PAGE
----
|Kamburoğlu K* and Yetimoĝlu NO
|Department of Dentomaxillofacial Radiology, Faculty of Dentistry, Ankara University, Turkey
|Corresponding Author :
Department of Dentomaxillofacial Radiology
Faculty of Dentistry, Ankara University, Turkey
|Received July 23, 2014; Accepted July 24, 2014; Published July 31, 2014
|Citation: Kamburoglu K (2014) Applications of Terahertz Imaging in Medicine. OMICS J Radiol 3:e127. doi: 10.4172/2167-7964.1000e127
|Copyright: © 2014 Kamburoglu K, et al. This is an open-access article distributed under the terms of the Creative Commons Attribution License, which permits unrestricted use, distribution, and reproduction in any medium, provided the original author and source are credited.
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Terahertz (THz) electromagnetic waves occupy the spectrum between microwaves and the infrared optical band, which lies within the frequency range of 0.1–10 THz. They represent a large portion of the electromagnetic spectrum and have wide application potentials. THz radiation can penetrate into thin layers of nonmetallic substances like clothing, plastic, and ceramics up to several millimeters. Radiographic imaging using X-rays has been the primary diagnostic imaging technology used within the dental profession since its discovery in 1895. However, it is an ionising radiation with some detrimental effects to our health and has inherent limitations, such as; superimposition of anatomical structures and poor soft tissue contrast . Unlike X rays, Terahertz waves are non-ionizing and therefore they do not pose a risk to living organisms. Also, they provide images that are comparable to backscatter X-rays. This technology can be used for security screening, semiconductor inspection, food inspection, pharmaceutical inspection, and 2D and 3D imaging, including medical diagnosis in the areas of tooth structure, skin cancer and tumors [1,2].
Both terahertz pulsed spectroscopy (TPS) and terahertz pulsed imaging (TPI) have the ability to explore low-frequency torsional and vibrational motions in molecular systems. These strong vibrations can provide insight into the structural dynamics of polymorphs and hydrates of crystalline materials, which have many applications in pharmaceutical science. The absorption spectrum of water exhibits a very strong, broad peak centred at 5.6 THz. The effect of this absorption peak that extends down to the frequency range used in TPI and TPS makes these techniques highly sensitive to water concentration . THz reflection pulse imaging was used to study human skin in vivo. Authors, investigated freshly excised human tissue, using a broadband THz pulsed imaging system comprising frequencies approximately 0.5–2.5 THz. The refractive index and linear absorption coefficient were found to be different for skin, adipose tissue, striated muscle, vein and nerve . In addition, contrast has been observed between Basal Cell Carcinoma (BCC) and normal tissue in THz images of skin cancer. Authors found that both refractive index and absorption coefficient of BCC was higher than that of the normal tissue .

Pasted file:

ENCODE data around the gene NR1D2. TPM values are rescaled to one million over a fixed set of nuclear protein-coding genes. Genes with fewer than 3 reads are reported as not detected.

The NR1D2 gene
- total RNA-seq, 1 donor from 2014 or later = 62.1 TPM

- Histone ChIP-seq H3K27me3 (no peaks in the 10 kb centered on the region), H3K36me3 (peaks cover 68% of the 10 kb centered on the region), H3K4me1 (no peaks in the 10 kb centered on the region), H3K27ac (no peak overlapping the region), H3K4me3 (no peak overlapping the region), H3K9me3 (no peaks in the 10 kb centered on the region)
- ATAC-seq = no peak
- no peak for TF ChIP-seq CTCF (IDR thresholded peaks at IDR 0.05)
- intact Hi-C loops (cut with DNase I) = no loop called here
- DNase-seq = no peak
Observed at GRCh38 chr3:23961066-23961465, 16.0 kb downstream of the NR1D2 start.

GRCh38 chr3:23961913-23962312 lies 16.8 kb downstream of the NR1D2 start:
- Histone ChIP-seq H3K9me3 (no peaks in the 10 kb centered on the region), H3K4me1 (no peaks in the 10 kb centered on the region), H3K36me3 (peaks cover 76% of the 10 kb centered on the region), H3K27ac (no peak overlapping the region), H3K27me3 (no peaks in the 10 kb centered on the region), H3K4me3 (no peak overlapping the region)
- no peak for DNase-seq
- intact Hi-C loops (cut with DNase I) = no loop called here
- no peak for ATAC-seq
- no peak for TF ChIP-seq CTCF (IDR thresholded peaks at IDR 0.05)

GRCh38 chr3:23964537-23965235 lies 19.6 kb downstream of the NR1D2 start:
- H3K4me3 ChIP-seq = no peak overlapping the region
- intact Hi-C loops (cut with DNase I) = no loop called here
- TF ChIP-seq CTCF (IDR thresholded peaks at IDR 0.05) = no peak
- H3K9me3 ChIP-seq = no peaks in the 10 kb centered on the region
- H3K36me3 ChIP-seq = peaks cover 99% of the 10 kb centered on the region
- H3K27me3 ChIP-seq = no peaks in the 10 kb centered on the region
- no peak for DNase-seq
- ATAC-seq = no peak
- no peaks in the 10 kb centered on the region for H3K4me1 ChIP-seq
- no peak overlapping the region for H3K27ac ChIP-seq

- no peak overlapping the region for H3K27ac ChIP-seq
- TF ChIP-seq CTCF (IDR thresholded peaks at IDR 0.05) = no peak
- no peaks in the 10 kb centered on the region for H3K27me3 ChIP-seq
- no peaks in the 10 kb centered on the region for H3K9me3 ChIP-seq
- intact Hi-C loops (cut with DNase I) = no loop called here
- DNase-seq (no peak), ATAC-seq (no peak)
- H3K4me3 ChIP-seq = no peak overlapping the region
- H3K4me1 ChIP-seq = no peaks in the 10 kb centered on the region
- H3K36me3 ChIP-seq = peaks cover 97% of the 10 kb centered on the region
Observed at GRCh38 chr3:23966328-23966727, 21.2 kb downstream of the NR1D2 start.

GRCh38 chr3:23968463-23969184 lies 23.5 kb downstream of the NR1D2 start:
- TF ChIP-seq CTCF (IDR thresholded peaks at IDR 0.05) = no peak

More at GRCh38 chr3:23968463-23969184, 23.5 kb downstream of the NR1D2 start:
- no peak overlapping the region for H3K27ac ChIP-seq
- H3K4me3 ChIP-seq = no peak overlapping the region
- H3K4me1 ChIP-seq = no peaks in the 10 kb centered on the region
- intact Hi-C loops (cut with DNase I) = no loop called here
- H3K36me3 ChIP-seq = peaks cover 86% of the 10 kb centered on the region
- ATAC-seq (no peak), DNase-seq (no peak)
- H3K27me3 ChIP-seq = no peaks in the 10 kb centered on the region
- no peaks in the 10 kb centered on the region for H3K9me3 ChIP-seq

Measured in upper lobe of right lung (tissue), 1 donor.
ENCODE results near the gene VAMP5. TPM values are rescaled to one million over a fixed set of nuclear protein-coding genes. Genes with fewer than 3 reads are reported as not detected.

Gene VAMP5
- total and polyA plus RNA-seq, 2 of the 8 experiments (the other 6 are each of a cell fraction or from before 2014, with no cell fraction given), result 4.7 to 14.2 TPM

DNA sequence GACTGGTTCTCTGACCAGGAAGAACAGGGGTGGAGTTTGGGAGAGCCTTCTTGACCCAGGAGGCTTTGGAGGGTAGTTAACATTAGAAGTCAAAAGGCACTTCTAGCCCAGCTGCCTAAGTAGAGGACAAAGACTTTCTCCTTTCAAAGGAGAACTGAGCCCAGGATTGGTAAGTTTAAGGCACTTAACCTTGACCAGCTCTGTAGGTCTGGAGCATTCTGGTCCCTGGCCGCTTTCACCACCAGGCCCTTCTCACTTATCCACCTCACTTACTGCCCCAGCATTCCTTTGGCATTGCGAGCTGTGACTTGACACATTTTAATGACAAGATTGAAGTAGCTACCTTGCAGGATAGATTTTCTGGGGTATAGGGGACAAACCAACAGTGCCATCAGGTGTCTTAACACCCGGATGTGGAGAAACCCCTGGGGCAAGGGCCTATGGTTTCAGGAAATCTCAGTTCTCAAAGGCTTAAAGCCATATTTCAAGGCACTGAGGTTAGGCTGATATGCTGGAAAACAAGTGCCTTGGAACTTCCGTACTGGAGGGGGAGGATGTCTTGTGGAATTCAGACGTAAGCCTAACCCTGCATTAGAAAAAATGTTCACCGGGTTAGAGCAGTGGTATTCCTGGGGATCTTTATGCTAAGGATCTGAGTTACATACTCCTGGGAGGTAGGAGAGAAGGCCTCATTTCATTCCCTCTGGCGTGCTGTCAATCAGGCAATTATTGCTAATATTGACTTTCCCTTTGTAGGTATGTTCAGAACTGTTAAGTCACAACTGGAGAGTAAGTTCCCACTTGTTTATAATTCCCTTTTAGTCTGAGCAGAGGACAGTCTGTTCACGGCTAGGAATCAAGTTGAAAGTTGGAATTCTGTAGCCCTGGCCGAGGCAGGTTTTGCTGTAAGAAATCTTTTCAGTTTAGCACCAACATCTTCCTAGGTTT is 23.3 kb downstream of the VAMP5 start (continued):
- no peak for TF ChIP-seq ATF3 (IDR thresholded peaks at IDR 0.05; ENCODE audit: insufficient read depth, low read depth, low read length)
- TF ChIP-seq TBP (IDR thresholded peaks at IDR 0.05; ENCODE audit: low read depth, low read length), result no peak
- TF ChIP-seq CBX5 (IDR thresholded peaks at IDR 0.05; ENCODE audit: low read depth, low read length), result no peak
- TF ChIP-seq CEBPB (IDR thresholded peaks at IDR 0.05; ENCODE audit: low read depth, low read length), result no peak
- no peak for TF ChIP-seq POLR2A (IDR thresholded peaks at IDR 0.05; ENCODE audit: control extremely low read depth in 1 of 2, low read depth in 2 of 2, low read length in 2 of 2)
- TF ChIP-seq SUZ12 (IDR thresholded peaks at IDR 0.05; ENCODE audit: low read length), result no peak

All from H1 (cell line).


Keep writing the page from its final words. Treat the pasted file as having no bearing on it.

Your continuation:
Several samples of excised breast tissue were imaged and parameters from the time-domain pulse were used to assess differences among tissues. The size and shape of tumour regions in the THz images were compared with the corresponding histology section. Authors, found good correlation for the area and shape of tumour compared with that of histology. Als, the the absorption coefficient and refractive index were found to be higher higher for the tissue that contained tumour compared to normal tissue. These studies demonstrated the potential of TPI to image both invasive breast carcinomas and ductal carcinoma in situ and encourage further studies .
THz imaging was used for oral cancer diagnosis using seven oral tissues from four patients. THz imaging at 20°C showed better contrast between the cancer tissue and normal mucosa than the room temperature. Authors, also detected cancer tumor hidden deeper than 1.2 mm from the tissue surface by observing the temporal domain THz waveform .
TPI is also capable of distinguishing between different dental tissues. This gives rise to the interesting possibility of reflecting THz pulses off the dielectric layers in the tooth to gather 3-D information [5,6]. The presence of tooth decay was detected through the changes in the absorption of THz radiation and 3D THz imaging of a tooth was also performed, as the application to clinical practice, so the researchers could measure the thickness of the outer tissue layer. Authors, presented data from a sample of teeth, including a series of 12 human incisors, in which they were able to detect the enamel dentine junction in 91% of the cases. They also imaged artificially altered enamel thickness to within 10 mm of the expected results [5,6]. Kamburoglu et al. analysed a total of 25 teeth samples (9 primary and 16 permanent teeth) and found slight differences between various teeth groups assessed, such as; permanent and primary teeth as well as carious and healthy teeth .
The development of techniques which utilize terahertz waves for applications in medicine is growing rapidly with the development of instrumentation. THz imaging has the potential to be used in assessing several structures. Future studies will focus on increasing the resolution of the sampled area and imaging human structures upon reflection in 3-D.
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